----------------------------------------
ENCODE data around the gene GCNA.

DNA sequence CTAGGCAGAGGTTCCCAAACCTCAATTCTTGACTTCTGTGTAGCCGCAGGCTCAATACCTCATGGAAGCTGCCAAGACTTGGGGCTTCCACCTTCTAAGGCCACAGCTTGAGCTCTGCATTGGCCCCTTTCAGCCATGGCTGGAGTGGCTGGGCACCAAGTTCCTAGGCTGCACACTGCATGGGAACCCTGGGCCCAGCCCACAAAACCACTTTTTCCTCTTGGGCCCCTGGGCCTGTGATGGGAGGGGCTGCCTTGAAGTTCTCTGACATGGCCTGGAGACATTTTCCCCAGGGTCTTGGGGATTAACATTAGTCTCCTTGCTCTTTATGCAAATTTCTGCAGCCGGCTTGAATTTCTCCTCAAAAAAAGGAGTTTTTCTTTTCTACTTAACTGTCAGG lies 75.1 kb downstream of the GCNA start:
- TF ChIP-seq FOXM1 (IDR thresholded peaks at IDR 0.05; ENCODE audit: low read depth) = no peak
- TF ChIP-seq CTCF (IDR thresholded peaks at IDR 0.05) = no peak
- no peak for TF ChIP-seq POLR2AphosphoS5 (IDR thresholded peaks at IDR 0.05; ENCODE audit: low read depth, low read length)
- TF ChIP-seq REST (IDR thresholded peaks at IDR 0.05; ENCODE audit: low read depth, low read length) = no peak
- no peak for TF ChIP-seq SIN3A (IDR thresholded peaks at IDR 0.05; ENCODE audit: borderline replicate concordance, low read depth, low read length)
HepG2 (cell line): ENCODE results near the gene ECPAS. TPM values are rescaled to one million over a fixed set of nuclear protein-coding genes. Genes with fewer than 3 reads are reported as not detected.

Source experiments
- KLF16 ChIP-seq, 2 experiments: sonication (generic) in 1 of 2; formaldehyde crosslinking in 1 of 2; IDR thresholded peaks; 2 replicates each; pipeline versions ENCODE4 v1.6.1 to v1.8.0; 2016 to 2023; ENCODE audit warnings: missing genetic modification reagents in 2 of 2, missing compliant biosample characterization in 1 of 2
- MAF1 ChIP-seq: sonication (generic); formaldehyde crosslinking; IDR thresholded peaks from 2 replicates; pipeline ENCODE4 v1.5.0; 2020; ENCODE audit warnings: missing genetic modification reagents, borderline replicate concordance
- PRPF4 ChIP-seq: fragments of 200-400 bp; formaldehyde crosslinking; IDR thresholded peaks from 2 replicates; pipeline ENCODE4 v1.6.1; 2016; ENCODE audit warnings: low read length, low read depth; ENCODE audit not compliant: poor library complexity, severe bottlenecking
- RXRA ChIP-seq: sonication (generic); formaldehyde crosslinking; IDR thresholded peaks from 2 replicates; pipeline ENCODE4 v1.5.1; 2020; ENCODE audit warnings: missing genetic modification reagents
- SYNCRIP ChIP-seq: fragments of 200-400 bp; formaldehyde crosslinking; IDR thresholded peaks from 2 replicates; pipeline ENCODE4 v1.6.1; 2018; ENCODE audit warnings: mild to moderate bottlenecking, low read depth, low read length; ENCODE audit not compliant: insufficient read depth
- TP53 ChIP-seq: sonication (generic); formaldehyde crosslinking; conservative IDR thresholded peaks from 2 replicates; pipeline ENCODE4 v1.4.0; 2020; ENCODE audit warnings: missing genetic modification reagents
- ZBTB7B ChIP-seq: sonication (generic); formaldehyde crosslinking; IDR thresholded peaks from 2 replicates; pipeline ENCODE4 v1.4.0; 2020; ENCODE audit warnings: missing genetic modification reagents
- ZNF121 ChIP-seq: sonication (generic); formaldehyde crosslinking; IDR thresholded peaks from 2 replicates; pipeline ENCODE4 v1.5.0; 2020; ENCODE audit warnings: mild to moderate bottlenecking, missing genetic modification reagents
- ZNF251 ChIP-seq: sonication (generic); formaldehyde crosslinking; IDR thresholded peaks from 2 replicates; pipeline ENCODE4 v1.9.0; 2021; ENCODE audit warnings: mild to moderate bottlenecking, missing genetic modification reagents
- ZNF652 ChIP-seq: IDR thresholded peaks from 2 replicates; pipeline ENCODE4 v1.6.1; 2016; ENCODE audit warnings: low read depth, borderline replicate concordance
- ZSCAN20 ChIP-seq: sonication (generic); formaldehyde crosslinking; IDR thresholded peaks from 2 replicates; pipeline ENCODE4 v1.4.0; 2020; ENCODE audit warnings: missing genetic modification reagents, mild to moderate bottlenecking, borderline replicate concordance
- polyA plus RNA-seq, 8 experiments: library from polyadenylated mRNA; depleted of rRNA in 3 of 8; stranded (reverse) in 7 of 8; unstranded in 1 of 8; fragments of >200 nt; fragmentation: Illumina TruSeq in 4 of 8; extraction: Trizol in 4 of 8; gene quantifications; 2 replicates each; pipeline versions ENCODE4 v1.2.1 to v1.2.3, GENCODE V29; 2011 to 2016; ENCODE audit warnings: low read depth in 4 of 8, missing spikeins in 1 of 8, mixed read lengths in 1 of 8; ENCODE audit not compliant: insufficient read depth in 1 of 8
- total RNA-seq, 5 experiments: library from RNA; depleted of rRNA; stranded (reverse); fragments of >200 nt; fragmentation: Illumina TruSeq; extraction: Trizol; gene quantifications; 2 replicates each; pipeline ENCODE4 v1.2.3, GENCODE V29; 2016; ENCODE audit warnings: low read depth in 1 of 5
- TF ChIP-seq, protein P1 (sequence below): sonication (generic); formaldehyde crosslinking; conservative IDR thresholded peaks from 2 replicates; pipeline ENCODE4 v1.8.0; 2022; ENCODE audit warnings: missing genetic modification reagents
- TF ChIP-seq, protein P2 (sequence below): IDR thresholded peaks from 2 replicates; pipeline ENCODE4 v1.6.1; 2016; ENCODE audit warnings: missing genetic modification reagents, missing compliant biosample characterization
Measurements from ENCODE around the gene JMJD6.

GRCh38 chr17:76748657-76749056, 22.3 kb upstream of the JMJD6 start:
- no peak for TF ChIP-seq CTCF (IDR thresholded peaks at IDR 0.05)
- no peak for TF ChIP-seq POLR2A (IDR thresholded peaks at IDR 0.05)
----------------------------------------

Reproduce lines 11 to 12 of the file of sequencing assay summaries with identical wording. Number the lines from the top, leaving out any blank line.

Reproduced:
- MAF1 ChIP-seq: sonication (generic); formaldehyde crosslinking; IDR thresholded peaks from 2 replicates; pipeline ENCODE4 v1.5.0; 2020; ENCODE audit warnings: missing genetic modification reagents, borderline replicate concordance
- PRPF4 ChIP-seq: fragments of 200-400 bp; formaldehyde crosslinking; IDR thresholded peaks from 2 replicates; pipeline ENCODE4 v1.6.1; 2016; ENCODE audit warnings: low read length, low read depth; ENCODE audit not compliant: poor library complexity, severe bottlenecking